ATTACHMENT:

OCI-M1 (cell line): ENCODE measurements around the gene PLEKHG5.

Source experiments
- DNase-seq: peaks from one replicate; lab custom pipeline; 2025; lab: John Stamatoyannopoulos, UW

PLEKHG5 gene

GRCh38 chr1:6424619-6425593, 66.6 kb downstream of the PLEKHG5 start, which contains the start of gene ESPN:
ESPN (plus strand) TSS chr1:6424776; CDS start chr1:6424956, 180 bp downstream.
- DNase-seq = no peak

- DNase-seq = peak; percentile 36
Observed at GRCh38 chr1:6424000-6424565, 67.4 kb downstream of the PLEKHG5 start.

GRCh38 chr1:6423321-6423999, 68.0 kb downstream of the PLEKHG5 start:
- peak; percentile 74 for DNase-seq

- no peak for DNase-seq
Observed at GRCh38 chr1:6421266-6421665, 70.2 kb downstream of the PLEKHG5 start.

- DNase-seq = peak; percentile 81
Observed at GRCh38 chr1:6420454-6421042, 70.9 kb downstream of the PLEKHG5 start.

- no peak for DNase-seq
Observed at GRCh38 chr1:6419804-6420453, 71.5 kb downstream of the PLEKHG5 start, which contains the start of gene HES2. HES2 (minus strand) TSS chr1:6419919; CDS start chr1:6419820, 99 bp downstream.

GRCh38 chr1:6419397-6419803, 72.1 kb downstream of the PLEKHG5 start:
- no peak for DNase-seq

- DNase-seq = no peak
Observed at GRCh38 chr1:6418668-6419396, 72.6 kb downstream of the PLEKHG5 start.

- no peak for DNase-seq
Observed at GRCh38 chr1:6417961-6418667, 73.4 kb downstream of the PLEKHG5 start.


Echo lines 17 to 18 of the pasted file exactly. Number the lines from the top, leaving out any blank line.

Observed at GRCh38 chr1:6419804-6420453, 71.5 kb downstream of the PLEKHG5 start, which contains the start of gene HES2. HES2 (minus strand) TSS chr1:6419919; CDS start chr1:6419820, 99 bp downstream.

GRCh38 chr1:6419397-6419803, 72.1 kb downstream of the PLEKHG5 start: